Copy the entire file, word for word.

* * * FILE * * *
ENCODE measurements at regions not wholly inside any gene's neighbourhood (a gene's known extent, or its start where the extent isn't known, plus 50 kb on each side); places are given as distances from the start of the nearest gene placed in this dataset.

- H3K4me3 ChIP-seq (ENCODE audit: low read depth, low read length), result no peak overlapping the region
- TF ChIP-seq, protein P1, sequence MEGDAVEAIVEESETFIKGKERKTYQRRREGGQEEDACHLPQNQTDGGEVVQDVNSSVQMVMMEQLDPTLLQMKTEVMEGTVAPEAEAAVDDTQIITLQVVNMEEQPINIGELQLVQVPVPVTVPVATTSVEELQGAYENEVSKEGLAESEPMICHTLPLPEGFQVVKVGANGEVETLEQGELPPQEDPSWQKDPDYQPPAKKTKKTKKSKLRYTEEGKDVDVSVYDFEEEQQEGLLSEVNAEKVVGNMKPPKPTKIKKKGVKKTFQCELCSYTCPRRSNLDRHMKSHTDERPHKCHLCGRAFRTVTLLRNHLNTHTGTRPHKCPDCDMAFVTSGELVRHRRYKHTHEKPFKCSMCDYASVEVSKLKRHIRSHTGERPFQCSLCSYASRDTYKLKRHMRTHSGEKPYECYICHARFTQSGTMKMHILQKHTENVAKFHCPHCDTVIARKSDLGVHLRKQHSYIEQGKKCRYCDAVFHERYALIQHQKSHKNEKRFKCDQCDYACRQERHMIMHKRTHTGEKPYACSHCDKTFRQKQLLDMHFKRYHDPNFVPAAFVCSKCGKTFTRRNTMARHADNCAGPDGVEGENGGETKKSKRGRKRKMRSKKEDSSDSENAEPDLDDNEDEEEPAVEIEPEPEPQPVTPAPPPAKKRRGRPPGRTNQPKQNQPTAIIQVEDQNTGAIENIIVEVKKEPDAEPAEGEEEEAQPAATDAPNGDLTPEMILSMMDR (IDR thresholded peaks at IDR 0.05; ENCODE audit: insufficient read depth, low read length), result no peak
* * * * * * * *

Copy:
ENCODE measurements at regions not wholly inside any gene's neighbourhood (a gene's known extent, or its start where the extent isn't known, plus 50 kb on each side); places are given as distances from the start of the nearest gene placed in this dataset.

- H3K4me3 ChIP-seq (ENCODE audit: low read depth, low read length), result no peak overlapping the region
- TF ChIP-seq, protein P1, sequence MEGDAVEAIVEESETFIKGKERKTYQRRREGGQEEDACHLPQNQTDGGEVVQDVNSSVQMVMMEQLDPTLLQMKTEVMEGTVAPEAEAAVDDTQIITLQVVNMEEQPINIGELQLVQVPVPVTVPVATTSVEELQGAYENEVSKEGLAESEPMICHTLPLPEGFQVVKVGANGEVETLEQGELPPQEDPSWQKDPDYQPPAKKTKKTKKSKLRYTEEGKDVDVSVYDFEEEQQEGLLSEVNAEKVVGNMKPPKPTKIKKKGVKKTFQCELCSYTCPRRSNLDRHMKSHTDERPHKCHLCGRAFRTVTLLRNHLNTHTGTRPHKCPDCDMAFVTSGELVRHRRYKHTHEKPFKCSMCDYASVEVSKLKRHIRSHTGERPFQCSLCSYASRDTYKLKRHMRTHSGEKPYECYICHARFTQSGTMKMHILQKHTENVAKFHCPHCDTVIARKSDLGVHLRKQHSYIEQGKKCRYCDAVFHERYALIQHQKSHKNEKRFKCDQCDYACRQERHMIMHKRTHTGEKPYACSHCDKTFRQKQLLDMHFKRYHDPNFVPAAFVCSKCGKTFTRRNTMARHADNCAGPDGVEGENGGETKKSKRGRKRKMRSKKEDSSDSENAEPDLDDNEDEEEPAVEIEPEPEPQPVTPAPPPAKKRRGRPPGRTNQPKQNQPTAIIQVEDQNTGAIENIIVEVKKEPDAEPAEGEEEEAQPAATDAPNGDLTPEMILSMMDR (IDR thresholded peaks at IDR 0.05; ENCODE audit: insufficient read depth, low read length), result no peak